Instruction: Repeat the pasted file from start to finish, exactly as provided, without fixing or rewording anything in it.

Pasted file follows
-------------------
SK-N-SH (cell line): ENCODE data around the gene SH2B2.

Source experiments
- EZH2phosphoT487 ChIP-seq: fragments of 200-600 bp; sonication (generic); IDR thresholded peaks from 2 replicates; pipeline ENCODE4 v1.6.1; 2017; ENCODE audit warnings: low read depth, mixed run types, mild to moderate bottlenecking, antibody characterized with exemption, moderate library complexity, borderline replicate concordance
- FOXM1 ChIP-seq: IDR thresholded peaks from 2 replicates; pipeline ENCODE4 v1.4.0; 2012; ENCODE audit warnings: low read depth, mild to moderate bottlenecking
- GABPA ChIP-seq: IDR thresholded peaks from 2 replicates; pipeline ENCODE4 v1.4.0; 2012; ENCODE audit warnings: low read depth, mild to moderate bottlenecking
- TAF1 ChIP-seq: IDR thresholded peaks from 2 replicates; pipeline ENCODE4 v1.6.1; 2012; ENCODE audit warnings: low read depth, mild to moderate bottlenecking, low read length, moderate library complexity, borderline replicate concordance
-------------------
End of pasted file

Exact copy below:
SK-N-SH (cell line): ENCODE data around the gene SH2B2.

Source experiments
- EZH2phosphoT487 ChIP-seq: fragments of 200-600 bp; sonication (generic); IDR thresholded peaks from 2 replicates; pipeline ENCODE4 v1.6.1; 2017; ENCODE audit warnings: low read depth, mixed run types, mild to moderate bottlenecking, antibody characterized with exemption, moderate library complexity, borderline replicate concordance
- FOXM1 ChIP-seq: IDR thresholded peaks from 2 replicates; pipeline ENCODE4 v1.4.0; 2012; ENCODE audit warnings: low read depth, mild to moderate bottlenecking
- GABPA ChIP-seq: IDR thresholded peaks from 2 replicates; pipeline ENCODE4 v1.4.0; 2012; ENCODE audit warnings: low read depth, mild to moderate bottlenecking
- TAF1 ChIP-seq: IDR thresholded peaks from 2 replicates; pipeline ENCODE4 v1.6.1; 2012; ENCODE audit warnings: low read depth, mild to moderate bottlenecking, low read length, moderate library complexity, borderline replicate concordance